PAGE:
When hundreds of hardcore Verona soccer fans chanted “Adolf Hitler is my friend” and sang of their team’s embrace of the swastika, Italian Jewish communities complained, and waited.
Local officials initially dismissed the incident — which was filmed and circulated on social media by the so-called “ultras” themselves — as a “prank.” Condemnation only came several months later, after another video from the same summer party, this time profaning Christian objects, also went viral.
“These episodes should absolutely not be dismissed,” said Bruno Carmi, the head of Verona’s tiny Jewish community of about 100, speaking at the Verona synagogue, which is flanked by two armed police patrols. “In my opinion, whoever draws a simple swastika on the wall knows what it means.”
Racist and anti-Semitic expressions in Italy have been growing more bold, widespread and violent. Anti-migrant rhetoric is playing an unprecedented role in shaping the campaign for the country’s March 4 national election, which many say is worsening tensions and even encouraging violence.
Hate crimes motivated by racial or religious bias in Italy rose more than 10-fold, from 71 incidents in 2012 to 803 in 2016, according to police statistics. The five-year period corresponded with an explosion in migrant arrivals.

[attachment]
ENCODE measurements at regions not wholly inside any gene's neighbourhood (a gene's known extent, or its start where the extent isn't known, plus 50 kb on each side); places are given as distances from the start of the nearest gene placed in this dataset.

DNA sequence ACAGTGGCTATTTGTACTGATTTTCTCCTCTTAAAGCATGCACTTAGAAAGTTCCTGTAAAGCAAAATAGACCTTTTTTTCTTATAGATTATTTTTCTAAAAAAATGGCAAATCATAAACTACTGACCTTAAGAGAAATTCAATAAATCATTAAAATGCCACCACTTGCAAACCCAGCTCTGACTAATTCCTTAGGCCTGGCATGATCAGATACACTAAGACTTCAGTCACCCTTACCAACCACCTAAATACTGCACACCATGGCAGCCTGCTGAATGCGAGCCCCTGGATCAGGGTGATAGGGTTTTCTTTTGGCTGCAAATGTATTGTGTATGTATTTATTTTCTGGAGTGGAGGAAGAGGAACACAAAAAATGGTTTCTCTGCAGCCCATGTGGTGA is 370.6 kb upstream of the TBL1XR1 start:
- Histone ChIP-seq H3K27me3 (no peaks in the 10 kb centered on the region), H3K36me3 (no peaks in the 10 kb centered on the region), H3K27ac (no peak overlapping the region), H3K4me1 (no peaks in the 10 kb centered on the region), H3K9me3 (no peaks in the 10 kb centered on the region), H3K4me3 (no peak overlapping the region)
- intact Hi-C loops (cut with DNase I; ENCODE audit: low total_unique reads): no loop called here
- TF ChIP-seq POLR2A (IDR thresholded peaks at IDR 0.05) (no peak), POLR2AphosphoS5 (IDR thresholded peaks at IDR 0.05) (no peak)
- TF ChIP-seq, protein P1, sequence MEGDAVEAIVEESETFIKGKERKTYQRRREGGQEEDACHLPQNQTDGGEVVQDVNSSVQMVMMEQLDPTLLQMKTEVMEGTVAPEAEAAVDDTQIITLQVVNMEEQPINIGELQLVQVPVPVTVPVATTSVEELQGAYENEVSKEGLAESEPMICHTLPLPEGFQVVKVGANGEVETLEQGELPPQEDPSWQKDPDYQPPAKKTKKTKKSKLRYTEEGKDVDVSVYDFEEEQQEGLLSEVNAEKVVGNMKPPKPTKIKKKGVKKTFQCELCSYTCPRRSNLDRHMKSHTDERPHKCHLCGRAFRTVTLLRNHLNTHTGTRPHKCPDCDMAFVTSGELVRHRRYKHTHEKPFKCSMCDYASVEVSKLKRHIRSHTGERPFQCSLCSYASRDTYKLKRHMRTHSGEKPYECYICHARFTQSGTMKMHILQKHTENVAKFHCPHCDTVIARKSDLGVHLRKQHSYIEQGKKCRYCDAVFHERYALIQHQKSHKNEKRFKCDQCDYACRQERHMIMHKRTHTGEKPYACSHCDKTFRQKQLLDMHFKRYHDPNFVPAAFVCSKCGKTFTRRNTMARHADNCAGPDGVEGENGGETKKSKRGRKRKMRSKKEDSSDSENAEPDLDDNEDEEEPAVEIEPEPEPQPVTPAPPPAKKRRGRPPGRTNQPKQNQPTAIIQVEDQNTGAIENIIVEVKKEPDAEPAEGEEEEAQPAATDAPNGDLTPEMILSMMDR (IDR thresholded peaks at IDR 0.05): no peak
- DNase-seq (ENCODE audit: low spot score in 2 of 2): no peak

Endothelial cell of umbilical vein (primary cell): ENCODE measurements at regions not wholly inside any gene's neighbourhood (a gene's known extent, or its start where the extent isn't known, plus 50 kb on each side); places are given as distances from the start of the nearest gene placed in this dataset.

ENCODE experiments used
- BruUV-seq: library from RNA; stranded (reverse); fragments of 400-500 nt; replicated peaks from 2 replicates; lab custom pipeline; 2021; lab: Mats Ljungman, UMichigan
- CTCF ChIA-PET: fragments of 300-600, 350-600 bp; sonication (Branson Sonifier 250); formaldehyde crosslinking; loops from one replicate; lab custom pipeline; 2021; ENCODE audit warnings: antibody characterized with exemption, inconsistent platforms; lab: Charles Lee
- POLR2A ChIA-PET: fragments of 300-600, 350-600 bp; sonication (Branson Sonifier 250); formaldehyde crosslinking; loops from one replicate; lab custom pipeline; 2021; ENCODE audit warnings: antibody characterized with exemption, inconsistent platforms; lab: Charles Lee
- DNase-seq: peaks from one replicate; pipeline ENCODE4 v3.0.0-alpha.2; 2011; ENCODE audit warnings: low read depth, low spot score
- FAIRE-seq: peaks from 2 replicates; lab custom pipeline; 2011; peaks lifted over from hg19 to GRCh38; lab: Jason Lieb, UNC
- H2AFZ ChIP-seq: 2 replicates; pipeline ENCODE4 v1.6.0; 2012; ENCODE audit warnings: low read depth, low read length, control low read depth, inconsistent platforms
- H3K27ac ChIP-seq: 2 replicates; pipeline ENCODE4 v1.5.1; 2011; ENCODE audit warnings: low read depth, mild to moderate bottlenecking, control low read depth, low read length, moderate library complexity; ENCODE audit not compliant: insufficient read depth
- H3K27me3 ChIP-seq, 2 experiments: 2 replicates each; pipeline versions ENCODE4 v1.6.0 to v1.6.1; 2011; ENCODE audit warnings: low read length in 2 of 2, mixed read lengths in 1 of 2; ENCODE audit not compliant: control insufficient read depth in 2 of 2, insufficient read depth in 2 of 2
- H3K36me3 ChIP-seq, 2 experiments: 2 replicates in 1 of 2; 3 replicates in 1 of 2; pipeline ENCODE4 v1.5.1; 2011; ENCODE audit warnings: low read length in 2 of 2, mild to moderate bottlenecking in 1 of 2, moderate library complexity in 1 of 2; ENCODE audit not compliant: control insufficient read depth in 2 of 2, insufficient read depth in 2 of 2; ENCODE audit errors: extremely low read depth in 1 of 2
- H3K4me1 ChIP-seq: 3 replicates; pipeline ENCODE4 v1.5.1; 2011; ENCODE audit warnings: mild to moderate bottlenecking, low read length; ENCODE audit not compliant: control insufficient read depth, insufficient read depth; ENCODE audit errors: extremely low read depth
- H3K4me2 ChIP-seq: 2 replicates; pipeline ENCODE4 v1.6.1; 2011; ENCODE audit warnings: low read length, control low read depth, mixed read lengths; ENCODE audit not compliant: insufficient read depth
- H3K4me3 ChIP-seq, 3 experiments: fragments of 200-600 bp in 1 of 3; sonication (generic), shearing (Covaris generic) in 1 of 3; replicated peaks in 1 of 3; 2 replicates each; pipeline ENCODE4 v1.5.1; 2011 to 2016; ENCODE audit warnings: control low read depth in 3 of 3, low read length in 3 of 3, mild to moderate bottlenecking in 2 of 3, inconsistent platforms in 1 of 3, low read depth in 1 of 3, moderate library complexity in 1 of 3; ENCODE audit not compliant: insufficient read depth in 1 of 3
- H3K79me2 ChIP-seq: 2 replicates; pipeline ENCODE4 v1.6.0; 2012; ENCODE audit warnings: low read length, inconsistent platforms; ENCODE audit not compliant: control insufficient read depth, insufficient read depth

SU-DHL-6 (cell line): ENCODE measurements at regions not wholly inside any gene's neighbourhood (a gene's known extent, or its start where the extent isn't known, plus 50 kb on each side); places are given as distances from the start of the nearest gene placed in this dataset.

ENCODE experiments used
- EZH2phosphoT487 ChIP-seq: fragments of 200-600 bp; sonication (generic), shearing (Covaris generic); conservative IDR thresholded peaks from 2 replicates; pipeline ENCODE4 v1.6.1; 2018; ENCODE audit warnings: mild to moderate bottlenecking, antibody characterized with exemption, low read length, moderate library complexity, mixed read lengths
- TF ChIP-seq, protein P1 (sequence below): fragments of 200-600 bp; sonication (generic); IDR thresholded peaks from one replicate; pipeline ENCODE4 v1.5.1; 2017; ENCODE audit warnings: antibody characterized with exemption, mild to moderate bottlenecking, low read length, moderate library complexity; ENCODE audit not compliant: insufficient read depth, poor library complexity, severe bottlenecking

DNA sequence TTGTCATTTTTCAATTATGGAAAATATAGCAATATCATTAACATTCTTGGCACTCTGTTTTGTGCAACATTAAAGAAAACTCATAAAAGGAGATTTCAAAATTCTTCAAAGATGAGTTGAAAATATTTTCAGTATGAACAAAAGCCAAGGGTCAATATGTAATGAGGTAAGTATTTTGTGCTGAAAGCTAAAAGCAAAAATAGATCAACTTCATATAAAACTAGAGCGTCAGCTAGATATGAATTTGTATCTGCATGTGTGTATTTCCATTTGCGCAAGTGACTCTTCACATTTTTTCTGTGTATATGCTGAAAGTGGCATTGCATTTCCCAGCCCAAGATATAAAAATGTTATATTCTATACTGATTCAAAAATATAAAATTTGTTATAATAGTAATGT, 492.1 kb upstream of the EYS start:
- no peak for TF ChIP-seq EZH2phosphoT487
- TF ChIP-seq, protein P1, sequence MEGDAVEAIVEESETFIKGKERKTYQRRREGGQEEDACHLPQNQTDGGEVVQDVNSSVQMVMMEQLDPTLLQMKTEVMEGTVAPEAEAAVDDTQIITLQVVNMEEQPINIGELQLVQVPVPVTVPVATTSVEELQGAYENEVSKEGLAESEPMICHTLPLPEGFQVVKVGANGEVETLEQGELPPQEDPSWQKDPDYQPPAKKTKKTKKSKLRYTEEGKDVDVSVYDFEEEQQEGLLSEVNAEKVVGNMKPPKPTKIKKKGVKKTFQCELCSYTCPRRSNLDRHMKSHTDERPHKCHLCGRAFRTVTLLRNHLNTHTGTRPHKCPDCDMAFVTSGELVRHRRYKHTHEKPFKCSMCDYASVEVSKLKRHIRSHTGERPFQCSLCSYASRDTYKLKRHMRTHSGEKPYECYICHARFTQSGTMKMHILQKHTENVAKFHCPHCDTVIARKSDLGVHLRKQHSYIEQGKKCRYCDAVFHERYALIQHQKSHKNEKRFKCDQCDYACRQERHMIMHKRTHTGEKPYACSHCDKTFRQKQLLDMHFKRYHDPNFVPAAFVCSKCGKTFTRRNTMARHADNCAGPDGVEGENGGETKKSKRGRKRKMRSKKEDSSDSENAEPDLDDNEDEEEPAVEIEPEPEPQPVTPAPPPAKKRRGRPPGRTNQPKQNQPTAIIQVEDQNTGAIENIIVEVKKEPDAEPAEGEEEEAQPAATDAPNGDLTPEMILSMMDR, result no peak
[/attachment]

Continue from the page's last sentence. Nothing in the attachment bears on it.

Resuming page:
The latest violence came Feb. 3 when a right-wing extremist shot and wounded six African immigrants in the small central Italian city of Macerata. Police say the suspect claims to have been acting out of revenge after a Nigerian immigrant was arrested on suspicion of killing and dismembering an 18-year-old teen whose remains were found three days earlier. The shooting drew widespread, but not universal, condemnation.
The attack also had a political taint. The alleged gunman, Luca Traini, was a failed candidate for the right-wing, anti-migrant Northern League last year and had previously flirted with more extreme neo-fascist movements. Police seized Nazi and white supremacist propaganda from his bedroom.
The night before the shooting, the leader of the rebranded League, Matteo Salvini, had cited the teen’s murder in a campaign appearance in Verona, pledging to send home 150,000 migrants if elected. He only dug in further after the attack.
Former Premier Silvio Berlusconi, who is competing with Salvini for leadership of the center-right coalition, significantly upped the political ante after the shooting. He claimed that 600,000 migrants were in Italy illegally, calling them “a social bomb ready to explode because they are ready to commit crimes,” and threatened to deport many.
“The facts of Macerata in some ways show that in recent years there has been a process of cultural, social and political legitimization of racism that is creating enormous damage, most of all at the expense of people’s lives,” said Grazia Naletto, president of Lunaria, a Rome-based non-governmental agency that compiles a database of racist incidents in Italy.
Lunaria counts 84 cases of racist violence against individuals in the past three years, including 11 racially motivated murders, a statistic that Naletto called unprecedented in Italy.
A report on hate for the Italian parliament last summer reported that 40 percent of Italians believe other religions pose a threat, especially the Muslim faith. It also said anti-Semitism is shared by one in five Italians. The IPSOS MORI polling company found that Italy is the least informed country in the world regarding immigration, with most people overestimating by more than three times the number of immigrants living in Italy.